Bajaj continues pursuit of three-wheel and quadricycle registration
After three (3) long years of pursuing for the proper registration and classification for three-wheeled vehicles and quadricycles, Trimotors Technology Corporation – the exclusive distributor of Bajaj three-wheelers in the Philippines has seen one of its dreams come to fruition.
With the hopes of providing a better mode of last mile transportation for the Filipinos, top executives from the larger J-del group of companies, where Trimotors is part of, saw the possibility of bringing Bajaj RE to the country when they visited India in 2014. Trimotors Technology Corporation was established to import, assemble and distribute Bajaj RE in the country since 2015 up until now where it has ﬁve (5) assembly plants strategically positioned to serve the growing market with currently more than 50,000 running units and additional models that were launched . Since then, Trimotors has been continuously coordinating with different government organizations through the close monitoring of Eileen C. Gigante, the Head for External Affairs of Trimotors, just to fix the conflict in terms of the three-wheeled vehicle registration.
The company has gone through different challenges along the way but with the support of those who endlessly believe in their capability everything is worth trying. Behind the lengthy process a favorable decision has been made. Based on the newly released memo by the Land Transportation Office (LTO) Memorandum Circular No. 2020-2227, it is stated that Private and For Hire three-wheeled vehicle as well as Quadricycle will primarily be classified as Motorcycle-Tricycle or Non-Conventional Motorcycle but with the future developments and upon operationalization of the new Land Transportation Management System the three-wheeled vehicle (L5), Light Quadricycle (L6), and Heavy Quadricycle (L7) motorcycles previously registered as Motorcycle-Tricycle or Non-Conventional Motorcycle will be registered as Three-wheeled Vehicle (TWV).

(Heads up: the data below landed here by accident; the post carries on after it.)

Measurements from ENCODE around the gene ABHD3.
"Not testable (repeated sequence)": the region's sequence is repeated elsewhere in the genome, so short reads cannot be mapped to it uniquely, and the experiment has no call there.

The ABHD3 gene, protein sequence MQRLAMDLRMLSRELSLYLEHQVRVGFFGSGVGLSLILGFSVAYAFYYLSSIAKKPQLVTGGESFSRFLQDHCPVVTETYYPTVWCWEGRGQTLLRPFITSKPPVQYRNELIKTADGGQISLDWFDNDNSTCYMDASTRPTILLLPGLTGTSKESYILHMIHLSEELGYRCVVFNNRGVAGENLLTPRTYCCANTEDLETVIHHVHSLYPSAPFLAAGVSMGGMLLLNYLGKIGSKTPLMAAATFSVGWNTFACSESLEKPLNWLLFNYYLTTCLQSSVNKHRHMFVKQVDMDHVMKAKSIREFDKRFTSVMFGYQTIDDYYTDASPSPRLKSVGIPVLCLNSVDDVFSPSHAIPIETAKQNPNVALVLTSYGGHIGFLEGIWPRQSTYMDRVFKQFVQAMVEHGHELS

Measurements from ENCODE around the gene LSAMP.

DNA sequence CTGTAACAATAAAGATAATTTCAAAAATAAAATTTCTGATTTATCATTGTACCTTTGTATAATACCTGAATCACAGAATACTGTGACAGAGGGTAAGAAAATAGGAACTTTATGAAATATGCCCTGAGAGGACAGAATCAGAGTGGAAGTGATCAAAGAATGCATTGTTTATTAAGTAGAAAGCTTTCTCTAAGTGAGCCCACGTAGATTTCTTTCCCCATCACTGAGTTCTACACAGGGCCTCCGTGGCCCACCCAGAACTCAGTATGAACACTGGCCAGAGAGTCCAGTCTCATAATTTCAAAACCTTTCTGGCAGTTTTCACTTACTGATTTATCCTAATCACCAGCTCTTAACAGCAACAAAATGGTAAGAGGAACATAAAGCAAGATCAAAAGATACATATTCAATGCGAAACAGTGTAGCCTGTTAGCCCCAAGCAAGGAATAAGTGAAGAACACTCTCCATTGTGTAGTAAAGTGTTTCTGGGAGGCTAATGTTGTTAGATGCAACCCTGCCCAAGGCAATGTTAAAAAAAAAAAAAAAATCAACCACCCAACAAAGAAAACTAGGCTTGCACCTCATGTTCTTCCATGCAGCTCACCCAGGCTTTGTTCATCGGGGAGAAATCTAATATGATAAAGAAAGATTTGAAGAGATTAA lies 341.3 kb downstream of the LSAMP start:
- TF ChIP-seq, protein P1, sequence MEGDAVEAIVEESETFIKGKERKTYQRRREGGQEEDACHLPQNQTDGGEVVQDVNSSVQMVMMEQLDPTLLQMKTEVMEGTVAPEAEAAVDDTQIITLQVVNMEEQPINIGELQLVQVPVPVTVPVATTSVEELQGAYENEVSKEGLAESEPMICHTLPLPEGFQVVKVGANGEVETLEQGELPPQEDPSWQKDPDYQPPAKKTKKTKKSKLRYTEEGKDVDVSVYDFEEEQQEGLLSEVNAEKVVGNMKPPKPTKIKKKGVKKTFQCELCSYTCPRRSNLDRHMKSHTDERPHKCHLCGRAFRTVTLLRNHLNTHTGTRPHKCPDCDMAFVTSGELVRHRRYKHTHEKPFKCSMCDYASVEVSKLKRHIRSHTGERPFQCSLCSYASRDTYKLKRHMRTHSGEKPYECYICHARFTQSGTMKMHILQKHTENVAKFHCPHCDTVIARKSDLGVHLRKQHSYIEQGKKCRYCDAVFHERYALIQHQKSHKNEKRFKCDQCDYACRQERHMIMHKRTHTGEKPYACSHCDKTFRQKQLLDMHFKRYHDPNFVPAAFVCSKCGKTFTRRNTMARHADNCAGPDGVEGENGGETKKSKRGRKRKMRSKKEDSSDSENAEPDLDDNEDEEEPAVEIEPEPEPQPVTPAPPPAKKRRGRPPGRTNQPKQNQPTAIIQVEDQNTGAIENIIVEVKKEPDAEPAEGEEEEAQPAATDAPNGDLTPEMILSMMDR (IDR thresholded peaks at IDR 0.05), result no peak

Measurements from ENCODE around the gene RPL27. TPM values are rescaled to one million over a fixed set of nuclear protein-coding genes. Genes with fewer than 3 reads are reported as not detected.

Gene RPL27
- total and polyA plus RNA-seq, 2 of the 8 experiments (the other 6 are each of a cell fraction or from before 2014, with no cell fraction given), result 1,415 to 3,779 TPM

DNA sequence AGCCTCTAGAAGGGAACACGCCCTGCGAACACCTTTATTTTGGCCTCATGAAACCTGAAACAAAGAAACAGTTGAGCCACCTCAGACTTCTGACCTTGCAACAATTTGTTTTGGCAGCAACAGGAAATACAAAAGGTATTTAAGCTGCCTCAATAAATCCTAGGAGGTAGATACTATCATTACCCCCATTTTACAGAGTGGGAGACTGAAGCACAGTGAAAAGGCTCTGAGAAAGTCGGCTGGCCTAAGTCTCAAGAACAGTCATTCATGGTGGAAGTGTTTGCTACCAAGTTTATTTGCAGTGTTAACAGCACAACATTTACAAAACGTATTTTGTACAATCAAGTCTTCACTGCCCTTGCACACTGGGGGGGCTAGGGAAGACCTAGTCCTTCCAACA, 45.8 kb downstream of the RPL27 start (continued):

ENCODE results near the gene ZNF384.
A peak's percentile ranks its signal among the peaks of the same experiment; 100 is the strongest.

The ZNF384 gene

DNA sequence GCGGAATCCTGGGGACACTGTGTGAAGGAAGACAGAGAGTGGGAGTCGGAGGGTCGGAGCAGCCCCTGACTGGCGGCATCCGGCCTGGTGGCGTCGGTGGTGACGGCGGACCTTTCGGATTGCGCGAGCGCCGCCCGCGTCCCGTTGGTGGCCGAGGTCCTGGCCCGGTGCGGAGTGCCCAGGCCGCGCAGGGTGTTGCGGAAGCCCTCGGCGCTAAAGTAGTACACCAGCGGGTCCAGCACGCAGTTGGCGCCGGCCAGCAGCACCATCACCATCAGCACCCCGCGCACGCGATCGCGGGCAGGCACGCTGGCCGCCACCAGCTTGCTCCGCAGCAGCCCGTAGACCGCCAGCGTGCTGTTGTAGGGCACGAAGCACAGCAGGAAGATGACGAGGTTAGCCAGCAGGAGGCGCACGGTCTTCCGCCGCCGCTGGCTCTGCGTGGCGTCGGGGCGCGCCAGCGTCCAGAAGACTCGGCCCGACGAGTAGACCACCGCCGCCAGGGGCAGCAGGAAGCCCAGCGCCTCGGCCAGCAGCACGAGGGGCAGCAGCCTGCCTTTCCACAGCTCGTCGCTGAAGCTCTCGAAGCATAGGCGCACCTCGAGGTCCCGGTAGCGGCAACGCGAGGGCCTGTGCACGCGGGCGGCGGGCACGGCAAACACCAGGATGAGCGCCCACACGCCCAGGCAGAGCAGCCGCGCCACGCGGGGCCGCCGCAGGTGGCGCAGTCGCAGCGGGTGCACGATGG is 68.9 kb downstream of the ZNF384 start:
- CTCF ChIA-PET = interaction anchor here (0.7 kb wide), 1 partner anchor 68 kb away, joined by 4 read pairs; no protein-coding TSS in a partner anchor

In addition to that, given their roadworthiness, these types of vehicles may be allowed to pass through secondary national highways if no alternate routes were designated by the local government units (LGUs) and that they must use the outer most lane or the right most portion of the road.
It is indeed a breakthrough, not only for Trimotors but the three-wheeler industry which marks a history in the landscape the of the Philippine transportation. For more stories and information, find us on fb.com/BajajPhilippines or visit www.bajaj.com.ph